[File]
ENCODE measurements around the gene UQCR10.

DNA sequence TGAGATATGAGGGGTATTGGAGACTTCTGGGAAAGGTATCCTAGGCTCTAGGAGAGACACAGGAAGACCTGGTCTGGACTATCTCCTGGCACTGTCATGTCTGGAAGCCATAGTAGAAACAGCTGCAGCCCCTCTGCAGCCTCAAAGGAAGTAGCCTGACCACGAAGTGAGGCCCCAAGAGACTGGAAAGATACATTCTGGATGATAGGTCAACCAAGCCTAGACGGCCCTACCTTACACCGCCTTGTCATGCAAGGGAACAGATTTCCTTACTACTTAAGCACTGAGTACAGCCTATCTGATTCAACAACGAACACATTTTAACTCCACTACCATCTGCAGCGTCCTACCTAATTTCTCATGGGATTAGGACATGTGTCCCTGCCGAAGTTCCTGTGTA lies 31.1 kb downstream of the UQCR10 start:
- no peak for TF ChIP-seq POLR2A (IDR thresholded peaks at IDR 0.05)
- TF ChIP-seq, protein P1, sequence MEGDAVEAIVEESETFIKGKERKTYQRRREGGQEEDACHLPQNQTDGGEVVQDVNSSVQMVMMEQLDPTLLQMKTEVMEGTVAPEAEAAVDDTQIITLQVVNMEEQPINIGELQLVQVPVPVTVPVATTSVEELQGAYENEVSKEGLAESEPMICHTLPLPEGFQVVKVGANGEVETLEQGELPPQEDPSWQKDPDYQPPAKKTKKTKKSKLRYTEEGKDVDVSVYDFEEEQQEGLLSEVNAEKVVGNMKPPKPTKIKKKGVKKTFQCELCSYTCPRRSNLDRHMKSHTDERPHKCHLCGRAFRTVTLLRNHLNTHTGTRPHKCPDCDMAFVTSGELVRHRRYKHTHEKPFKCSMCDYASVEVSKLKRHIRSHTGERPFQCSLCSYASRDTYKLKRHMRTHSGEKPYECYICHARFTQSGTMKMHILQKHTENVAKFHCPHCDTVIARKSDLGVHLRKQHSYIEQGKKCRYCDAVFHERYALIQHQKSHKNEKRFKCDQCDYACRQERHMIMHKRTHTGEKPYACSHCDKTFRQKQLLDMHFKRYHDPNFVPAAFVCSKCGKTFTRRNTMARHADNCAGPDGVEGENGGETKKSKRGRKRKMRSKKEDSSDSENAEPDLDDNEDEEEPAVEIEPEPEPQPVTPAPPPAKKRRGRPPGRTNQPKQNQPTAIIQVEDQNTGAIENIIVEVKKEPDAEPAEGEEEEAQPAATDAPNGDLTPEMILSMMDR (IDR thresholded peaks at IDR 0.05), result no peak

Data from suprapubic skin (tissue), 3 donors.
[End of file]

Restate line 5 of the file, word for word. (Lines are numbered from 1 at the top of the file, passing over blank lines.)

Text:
Data from suprapubic skin (tissue), 3 donors.